Since taking office on 20 January, Biden has assembled a deep bench of Africa experts eager to engage with African nations and the AU.
Several were born on the continent or have African-born parents and many are women, their appointments helping to fulfil Biden’s promise to create a diverse administration that “looks like America”.
READ MORE US: Who's who in Biden's Africa team
But, despite the rhetoric, Africa is not likely to feature high on the list of diplomatic priorities.
Washington is in the midst of its “Pivot to Asia” to take on China’s growing influence and the US withdrawal from Afghanistan shows a growing reluctance to put boots on the ground to fight terrorism.
Plus, US influence is being challenged around the world, as shown by the roles of Turkey and Russia in Libya and Syria for example.
Rather than politically motivated appointments, “this administration wanted to make sure that it had people who were good choices because of their experience and their expertise,” says Florizelle Liser, a former assistant US trade representative for Africa who now heads the Corporate Council on Africa.
Tapping Africa expertise
At the same time, some of Biden’s signature hires reflect his determination that the US once again lead on democracy, human rights and climate change – issues that risk antagonising African countries leery of foreign intervention.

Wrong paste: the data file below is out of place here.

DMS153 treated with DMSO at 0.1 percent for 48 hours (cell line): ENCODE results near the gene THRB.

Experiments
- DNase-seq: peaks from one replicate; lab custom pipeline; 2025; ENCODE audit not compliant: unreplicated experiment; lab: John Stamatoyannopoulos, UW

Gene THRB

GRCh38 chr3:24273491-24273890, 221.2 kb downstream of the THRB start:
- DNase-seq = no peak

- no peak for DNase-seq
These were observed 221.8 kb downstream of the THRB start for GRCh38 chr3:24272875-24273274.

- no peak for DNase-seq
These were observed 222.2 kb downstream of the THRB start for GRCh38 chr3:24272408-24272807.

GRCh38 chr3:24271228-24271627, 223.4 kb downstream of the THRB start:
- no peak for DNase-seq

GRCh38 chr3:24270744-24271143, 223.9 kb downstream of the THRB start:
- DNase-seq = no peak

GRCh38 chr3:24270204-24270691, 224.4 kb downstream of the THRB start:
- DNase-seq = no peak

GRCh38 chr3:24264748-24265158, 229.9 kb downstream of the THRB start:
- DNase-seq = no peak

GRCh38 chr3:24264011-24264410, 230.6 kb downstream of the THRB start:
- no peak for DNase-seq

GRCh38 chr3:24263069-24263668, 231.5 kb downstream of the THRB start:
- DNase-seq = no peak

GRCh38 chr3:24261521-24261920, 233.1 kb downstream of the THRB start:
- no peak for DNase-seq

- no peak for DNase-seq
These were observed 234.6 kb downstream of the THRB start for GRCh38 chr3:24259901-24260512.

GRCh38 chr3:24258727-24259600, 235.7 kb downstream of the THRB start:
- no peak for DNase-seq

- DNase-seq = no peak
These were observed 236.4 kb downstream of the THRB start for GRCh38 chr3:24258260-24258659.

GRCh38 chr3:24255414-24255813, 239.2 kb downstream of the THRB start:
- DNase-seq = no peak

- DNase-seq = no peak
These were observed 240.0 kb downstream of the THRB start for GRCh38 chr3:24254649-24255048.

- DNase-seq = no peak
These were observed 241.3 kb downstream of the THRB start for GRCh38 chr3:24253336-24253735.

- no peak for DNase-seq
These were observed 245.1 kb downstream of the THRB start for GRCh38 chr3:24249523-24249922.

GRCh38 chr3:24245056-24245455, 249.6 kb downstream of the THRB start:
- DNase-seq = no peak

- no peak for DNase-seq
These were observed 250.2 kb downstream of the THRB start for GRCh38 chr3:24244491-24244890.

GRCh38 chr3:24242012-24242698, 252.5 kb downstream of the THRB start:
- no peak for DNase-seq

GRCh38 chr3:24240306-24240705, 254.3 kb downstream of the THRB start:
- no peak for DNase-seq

Republicans are blocking dozens of the president’s picks, including top Africa positions. And crises on the continent have already led to a reshuffling of staff resources and priorities. To help formulate a Biden Africa policy, the president has tapped into Washington’s cadre of Africanists.
In one of his first hires, Biden selected a longtime diplomat to head Africa policy at the White House National Security Council. Dana Banks’ predecessors under Trump came from the CIA and the Commerce Department.
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Over at the Department of State, Biden has appointed a former ambassador to South Sudan, Mary Catherine ‘Molly’ Phee, to head up Africa policy.
He has also hired Sierra Leone-born conflict resolution expert Chidi Blyden as the first African American to lead Africa policy at the Department of Defense, signalling a focus on security cooperation and training beyond US kinetic operations.
In a move that has excited the Africa policy community, he chose former assistant secretary of state for African affairs Linda Thomas-Greenfield to serve as ambassador to the United Nations. She is seen as ideally suited to court a large African bloc of countries that tend to vote in unison.
“Having somebody who has a phenomenal reputation in Africa, who knows Africa intimately, is a huge advantage,” says Tibor Nagy, who succeeded Thomas-Greenfield at African affairs from 2018 until this January. “In the past we’ve had UN ambassadors who couldn’t even name the countries on the African continent.”